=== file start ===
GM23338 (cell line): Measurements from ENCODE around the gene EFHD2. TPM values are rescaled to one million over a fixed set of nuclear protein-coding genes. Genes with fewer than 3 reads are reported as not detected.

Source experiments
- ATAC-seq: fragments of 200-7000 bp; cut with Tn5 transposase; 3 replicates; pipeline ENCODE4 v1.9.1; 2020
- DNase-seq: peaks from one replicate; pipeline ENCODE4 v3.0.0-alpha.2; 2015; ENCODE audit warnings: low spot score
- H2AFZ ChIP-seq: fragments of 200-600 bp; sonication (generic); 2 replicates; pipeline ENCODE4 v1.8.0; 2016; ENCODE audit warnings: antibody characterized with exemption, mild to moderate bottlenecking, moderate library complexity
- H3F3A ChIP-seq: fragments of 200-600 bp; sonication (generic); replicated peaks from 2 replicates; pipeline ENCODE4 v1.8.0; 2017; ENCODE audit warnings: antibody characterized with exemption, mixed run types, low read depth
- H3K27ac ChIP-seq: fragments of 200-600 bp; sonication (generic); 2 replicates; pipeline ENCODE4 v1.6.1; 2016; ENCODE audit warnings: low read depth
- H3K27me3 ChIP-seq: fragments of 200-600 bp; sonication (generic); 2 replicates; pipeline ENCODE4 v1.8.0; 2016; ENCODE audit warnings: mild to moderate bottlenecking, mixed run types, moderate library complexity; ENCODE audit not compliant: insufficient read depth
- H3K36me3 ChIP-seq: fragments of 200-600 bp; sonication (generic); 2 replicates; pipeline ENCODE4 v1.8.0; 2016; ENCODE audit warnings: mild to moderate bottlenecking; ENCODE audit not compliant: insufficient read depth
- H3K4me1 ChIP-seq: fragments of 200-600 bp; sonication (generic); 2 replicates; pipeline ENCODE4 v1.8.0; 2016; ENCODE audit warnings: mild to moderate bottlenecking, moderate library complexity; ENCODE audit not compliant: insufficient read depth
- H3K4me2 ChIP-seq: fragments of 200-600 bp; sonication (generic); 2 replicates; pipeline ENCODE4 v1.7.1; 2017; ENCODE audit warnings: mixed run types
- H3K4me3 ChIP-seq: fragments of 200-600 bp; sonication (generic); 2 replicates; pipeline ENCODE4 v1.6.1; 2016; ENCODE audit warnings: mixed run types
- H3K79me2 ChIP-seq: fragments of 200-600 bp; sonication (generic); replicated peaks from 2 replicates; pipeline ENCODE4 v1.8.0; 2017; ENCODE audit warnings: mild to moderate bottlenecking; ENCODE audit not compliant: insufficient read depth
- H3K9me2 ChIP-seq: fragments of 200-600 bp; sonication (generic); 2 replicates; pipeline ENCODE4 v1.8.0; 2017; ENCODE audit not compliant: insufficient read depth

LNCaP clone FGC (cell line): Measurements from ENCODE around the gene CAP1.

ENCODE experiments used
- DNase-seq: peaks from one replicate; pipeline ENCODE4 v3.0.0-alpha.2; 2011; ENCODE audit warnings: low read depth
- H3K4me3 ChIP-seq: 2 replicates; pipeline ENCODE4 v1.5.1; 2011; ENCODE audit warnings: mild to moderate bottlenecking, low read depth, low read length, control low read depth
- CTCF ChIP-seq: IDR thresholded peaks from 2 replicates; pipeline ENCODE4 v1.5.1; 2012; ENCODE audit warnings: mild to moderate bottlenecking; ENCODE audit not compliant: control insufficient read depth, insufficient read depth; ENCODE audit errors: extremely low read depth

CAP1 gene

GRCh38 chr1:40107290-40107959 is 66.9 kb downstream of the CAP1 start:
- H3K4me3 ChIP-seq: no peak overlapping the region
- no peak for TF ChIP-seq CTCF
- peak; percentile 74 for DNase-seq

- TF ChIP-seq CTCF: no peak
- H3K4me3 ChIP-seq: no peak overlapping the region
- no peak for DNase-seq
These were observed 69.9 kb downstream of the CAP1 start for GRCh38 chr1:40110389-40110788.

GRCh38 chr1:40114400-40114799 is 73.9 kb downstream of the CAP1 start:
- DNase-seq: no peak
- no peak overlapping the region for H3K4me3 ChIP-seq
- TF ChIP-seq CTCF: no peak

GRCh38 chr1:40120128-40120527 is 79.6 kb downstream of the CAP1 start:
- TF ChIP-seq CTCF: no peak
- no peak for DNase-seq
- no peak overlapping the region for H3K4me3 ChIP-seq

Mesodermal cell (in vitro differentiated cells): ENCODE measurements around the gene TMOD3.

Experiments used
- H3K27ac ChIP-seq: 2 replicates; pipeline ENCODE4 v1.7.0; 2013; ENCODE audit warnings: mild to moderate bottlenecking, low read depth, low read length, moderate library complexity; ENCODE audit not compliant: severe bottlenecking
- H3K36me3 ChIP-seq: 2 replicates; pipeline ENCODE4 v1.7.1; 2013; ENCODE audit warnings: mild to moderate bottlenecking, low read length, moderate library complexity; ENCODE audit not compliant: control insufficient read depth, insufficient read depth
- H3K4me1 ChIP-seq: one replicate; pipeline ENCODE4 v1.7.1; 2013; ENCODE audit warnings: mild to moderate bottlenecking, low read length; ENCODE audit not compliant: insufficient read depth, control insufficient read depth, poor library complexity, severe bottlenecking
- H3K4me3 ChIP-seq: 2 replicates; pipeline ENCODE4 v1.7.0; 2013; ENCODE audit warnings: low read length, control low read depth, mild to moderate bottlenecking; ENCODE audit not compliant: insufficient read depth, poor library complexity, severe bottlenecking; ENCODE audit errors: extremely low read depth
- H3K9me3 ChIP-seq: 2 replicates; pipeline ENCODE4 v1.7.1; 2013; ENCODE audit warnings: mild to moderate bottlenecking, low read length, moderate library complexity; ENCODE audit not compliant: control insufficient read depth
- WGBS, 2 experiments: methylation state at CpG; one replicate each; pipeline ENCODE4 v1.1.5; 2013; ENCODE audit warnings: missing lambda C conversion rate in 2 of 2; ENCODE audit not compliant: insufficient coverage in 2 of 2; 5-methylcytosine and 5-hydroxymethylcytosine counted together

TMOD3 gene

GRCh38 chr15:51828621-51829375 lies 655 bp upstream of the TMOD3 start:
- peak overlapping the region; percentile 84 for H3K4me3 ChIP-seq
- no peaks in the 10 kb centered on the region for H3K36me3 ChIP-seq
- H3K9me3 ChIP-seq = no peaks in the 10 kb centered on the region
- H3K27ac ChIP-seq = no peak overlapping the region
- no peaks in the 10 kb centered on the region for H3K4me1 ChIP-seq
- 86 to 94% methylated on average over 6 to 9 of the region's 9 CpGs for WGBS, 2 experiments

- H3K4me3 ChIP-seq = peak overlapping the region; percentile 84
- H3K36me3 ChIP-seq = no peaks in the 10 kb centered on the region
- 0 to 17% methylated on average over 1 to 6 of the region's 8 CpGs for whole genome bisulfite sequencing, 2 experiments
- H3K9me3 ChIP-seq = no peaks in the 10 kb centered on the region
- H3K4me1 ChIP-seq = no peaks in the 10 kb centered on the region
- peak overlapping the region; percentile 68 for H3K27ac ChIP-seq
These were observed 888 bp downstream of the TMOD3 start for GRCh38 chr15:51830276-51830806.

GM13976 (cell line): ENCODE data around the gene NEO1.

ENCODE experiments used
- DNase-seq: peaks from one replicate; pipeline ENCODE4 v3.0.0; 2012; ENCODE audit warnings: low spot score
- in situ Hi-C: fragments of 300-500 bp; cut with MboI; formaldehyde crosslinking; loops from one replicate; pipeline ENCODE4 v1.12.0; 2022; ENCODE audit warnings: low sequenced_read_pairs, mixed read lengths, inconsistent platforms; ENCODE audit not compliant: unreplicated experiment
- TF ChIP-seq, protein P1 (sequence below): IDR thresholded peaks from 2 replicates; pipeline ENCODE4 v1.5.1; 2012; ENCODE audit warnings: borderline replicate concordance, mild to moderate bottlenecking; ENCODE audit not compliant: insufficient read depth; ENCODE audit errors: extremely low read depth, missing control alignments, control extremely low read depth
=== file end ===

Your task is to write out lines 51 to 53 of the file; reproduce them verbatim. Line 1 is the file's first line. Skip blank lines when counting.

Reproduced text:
- no peaks in the 10 kb centered on the region for H3K4me1 ChIP-seq
- 86 to 94% methylated on average over 6 to 9 of the region's 9 CpGs for WGBS, 2 experiments

- H3K4me3 ChIP-seq = peak overlapping the region; percentile 84